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[Innovation Series] An Interview with Jane McIntyre (United Way of Central Carolinas)

In each month of our Innovation Series, PMA is focusing on a different topic around nonprofit innovation.

JM photoIn service to a five-county region, United Way of Central Carolinas (UWCC) focuses on contributed fund development and allocation to 84 agencies , addressing one or more of the following needs: education, financial stability, housing and health. UWCC recently underwent a “Reinvention” process with the goal of achieving a “renewed effort and strategic focus,” related but not limited to the Board of Directors. Jane McIntyre was named Executive Director of the United Way of Central Carolinas in August of 2009, bringing nearly two decades of career experience in health and human services leadership and diverse community expertise, including most recently a nine-year tenure as CEO of YWCA Central Carolinas and, prior to that, nine-years at Carolinas HealthCare System and its Foundation.

 “We will no longer work to convert board members… we will seek only individuals that already believe in the mission.” – Jane McIntyre

 PMA: Jane, the board shrank in size from 67 in 2008 to just 24 members in 2013 – was this intentional?

 JM: “Yes, it was very intentional. Coming out of a period of great change and challenges, marked by bureaucracy at times and at other times total disengagement, UWCC needed a new way of doing business. It was demanded from the community. Specifically, we needed a board that was accountable and fully engaged. Thus, a committee handpicked the new board from over 110 applicants and utilized a consultant to lead the process, ensuring that we remained focused on organizational priorities and avoided controversy and conflict of interest at all costs.

“Some candidates self-nominated, some were strategically pursued, and others were referred, but the connective tissue was their connection to our mission. Our first preference was individuals with a proven history of giving to and/or volunteering with our organization, but we also considered individuals with legitimate exposure and/or knowledge of the health & human services sector. Simply put, we will no longer work to convert board members…we will seek only individuals that already believe in the mission.”

PMA: This sounds like a shift in your thinking about the ideal profile of the board. Do fundraising strategies still inform the composition of your board? 

JM: “We have definitely changed our thinking around the ideal profile of our board. In the first year of the reinvention, we were recruiting a governance board first and a fundraising board second, one that could work alongside executive staff in ensuring quality control. We needed folks who embodied key qualities – ethics, integrity, subject expertise, and commitment to mission. Ultimately, we recruited a board that was far less iconic and familiar with one another, but very equipped to do the job.”

PMA: But clearly fundraising remains just as important to UWCC. How has this renewed focus on governance and the composition of the board informed fundraising strategies?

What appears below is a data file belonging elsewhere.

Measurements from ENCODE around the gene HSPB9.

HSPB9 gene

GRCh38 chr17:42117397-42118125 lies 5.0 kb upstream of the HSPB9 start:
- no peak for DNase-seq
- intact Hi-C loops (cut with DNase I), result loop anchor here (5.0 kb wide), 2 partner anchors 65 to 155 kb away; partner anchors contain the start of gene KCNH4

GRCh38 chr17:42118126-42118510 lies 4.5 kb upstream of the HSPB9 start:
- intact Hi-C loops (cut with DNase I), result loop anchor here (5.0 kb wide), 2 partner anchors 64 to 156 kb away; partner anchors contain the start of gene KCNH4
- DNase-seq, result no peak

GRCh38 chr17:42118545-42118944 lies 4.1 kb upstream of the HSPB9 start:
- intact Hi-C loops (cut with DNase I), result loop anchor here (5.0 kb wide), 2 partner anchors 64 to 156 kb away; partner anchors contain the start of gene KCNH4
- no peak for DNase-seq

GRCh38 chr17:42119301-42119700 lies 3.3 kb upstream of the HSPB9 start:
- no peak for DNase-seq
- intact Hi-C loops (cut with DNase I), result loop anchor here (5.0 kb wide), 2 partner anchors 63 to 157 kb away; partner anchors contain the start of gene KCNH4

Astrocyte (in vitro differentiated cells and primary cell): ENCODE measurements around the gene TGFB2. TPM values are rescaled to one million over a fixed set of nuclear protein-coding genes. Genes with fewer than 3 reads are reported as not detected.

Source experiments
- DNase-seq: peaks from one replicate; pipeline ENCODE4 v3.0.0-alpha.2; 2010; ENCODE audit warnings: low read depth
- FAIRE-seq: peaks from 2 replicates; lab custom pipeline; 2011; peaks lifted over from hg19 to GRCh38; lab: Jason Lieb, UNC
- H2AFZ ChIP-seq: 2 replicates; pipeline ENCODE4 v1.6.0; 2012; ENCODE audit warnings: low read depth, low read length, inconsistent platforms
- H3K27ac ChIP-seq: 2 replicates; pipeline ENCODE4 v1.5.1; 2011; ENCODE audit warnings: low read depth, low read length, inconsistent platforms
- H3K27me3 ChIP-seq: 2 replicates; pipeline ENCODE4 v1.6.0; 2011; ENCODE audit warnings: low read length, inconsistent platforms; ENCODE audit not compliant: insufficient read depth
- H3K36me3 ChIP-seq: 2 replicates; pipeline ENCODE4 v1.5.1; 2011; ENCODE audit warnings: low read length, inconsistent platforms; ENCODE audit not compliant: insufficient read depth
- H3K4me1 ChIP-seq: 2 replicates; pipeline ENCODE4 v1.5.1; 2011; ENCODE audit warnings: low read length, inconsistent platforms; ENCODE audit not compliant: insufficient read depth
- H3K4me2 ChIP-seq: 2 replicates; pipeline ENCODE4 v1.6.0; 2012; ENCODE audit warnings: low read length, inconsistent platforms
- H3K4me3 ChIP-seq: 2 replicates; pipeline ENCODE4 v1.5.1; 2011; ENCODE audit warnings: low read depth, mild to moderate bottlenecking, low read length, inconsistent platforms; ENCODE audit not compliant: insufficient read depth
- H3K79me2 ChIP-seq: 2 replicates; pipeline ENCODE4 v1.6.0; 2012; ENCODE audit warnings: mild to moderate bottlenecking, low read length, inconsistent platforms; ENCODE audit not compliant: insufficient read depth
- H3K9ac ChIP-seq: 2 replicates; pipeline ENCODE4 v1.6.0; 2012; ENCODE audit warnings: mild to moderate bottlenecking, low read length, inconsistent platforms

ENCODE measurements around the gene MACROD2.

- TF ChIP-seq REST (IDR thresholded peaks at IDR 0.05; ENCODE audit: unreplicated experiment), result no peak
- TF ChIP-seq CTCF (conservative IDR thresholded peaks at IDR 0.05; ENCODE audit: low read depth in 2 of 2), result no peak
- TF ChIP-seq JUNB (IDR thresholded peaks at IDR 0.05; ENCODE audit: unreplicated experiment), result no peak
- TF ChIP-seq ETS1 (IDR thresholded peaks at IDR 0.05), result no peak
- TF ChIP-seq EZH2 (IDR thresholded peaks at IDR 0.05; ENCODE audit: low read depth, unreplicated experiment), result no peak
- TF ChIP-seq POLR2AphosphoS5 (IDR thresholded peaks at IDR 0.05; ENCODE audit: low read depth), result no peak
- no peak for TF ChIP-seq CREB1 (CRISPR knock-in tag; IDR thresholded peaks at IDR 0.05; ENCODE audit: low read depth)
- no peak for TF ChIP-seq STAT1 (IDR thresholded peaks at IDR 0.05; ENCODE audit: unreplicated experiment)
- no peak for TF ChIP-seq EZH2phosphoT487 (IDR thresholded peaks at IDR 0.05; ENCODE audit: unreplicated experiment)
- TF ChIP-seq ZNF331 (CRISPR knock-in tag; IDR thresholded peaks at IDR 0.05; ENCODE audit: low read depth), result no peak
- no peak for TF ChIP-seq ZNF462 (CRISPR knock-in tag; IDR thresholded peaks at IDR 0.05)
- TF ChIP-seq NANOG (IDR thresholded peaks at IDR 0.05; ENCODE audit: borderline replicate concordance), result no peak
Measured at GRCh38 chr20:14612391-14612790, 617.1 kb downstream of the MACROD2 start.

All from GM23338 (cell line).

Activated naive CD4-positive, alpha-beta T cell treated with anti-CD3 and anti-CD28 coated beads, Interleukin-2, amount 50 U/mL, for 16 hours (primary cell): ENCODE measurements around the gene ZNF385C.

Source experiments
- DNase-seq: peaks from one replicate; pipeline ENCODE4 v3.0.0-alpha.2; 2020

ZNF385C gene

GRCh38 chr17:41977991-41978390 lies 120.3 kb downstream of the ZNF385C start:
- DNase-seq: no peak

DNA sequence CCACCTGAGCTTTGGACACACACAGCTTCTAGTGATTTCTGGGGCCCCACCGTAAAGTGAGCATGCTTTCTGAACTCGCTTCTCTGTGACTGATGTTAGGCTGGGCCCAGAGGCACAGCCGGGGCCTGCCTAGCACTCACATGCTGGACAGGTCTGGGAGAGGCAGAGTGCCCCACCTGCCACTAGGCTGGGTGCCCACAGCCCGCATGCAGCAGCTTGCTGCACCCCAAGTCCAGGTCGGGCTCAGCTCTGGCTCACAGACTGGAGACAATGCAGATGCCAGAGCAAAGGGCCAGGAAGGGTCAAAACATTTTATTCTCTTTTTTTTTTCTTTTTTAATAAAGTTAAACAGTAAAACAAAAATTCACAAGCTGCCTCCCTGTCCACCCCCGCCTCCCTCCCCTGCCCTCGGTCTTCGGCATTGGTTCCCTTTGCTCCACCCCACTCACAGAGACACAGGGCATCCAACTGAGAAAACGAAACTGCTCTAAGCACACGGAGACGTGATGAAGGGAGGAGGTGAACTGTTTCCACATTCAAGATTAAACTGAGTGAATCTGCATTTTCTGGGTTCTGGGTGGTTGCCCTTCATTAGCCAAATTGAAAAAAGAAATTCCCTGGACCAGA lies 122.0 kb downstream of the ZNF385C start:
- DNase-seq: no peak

JM: “As we get more comfortable with the status of our governance, we feel more comfortable about pursuing fundraising expertise for the board; the strategic plan, which was the result of our reinvention, certainly speaks to that. While corporate relations and workplace campaigns remain critical to our operation, we’re focusing more and more on individual relations. We want to be the type of organization that has meaningful and sustainable relationships with its constituents. Relations are the foundation for all we do, including fundraising.

“The board is small but they all participate in the development cycle. They are fully engaged and represent a strong cross-section of individual and corporate leadership. They’re willing to roll up their sleeves and accept fundraising as a reality. We’re seeing more at-home thank you events, more community outreach and volunteerism, and tremendous professionalism from this board.”

PMA: Was there an “a-ha” moment during the rebuilding of the UWCC board? A point where you saw the pathway forward and how it would all work out?

JM: “Twenty-two months into the reinvention, everything started to feel and look different. The board was drastically reduced and more effective than ever, our operating budget had gone from almost $11 million to just under $6 million and more donor dollars were going out into the community than in 2008-2009. Also, our staff was reduced from ninety-seven to forty-eight and each department had been reorganized. The board supported me and the leadership through some difficult changes.”

PMA: Based on this experience, how are you approaching board development differently in the future?

JM: “We’ve learned that new board members need to do a deep dive into all the workings of United Way. That means longer, more in-depth orientation, more board meetings, committee meetings and a retreat. Setting expectations upfront and developing the agenda with the chair provides stronger governance and results in a more effective board.

“I should note that this increased level of engagement of the board does not translate to micromanagement but instead a genuine and healthy desire on their part to understand and participate. This board does not spend time micromanaging the staff, which is vital. They do monitor and require accountability of themselves. This is why careful recruitment and training remain so important.”

PMA would like to thank Jane McIntyre for taking the time to sit down with us. For more information on governance, follow the PMA blog each week.